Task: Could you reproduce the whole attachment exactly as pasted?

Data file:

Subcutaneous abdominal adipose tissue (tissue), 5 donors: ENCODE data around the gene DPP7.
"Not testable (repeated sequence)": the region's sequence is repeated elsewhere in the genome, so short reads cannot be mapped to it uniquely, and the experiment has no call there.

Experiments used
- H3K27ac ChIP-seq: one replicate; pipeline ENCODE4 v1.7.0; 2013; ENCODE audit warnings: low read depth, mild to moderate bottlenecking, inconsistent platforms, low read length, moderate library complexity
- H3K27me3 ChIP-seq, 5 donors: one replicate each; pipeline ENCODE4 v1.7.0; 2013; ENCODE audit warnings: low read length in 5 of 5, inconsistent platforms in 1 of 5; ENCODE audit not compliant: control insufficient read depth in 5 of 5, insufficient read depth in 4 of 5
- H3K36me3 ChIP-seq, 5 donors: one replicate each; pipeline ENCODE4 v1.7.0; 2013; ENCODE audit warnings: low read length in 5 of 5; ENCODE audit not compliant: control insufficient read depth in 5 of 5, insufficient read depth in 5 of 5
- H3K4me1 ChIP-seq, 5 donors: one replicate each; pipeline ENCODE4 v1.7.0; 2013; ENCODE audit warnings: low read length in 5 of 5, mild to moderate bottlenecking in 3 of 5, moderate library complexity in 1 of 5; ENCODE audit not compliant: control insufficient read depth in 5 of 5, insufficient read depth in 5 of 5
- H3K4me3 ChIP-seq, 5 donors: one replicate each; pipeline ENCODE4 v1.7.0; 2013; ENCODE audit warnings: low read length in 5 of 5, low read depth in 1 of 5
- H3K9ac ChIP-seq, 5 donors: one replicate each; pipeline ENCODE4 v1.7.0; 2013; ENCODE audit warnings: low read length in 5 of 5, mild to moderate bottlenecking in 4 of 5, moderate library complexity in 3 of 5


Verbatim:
Subcutaneous abdominal adipose tissue (tissue), 5 donors: ENCODE data around the gene DPP7.
"Not testable (repeated sequence)": the region's sequence is repeated elsewhere in the genome, so short reads cannot be mapped to it uniquely, and the experiment has no call there.

Experiments used
- H3K27ac ChIP-seq: one replicate; pipeline ENCODE4 v1.7.0; 2013; ENCODE audit warnings: low read depth, mild to moderate bottlenecking, inconsistent platforms, low read length, moderate library complexity
- H3K27me3 ChIP-seq, 5 donors: one replicate each; pipeline ENCODE4 v1.7.0; 2013; ENCODE audit warnings: low read length in 5 of 5, inconsistent platforms in 1 of 5; ENCODE audit not compliant: control insufficient read depth in 5 of 5, insufficient read depth in 4 of 5
- H3K36me3 ChIP-seq, 5 donors: one replicate each; pipeline ENCODE4 v1.7.0; 2013; ENCODE audit warnings: low read length in 5 of 5; ENCODE audit not compliant: control insufficient read depth in 5 of 5, insufficient read depth in 5 of 5
- H3K4me1 ChIP-seq, 5 donors: one replicate each; pipeline ENCODE4 v1.7.0; 2013; ENCODE audit warnings: low read length in 5 of 5, mild to moderate bottlenecking in 3 of 5, moderate library complexity in 1 of 5; ENCODE audit not compliant: control insufficient read depth in 5 of 5, insufficient read depth in 5 of 5
- H3K4me3 ChIP-seq, 5 donors: one replicate each; pipeline ENCODE4 v1.7.0; 2013; ENCODE audit warnings: low read length in 5 of 5, low read depth in 1 of 5
- H3K9ac ChIP-seq, 5 donors: one replicate each; pipeline ENCODE4 v1.7.0; 2013; ENCODE audit warnings: low read length in 5 of 5, mild to moderate bottlenecking in 4 of 5, moderate library complexity in 3 of 5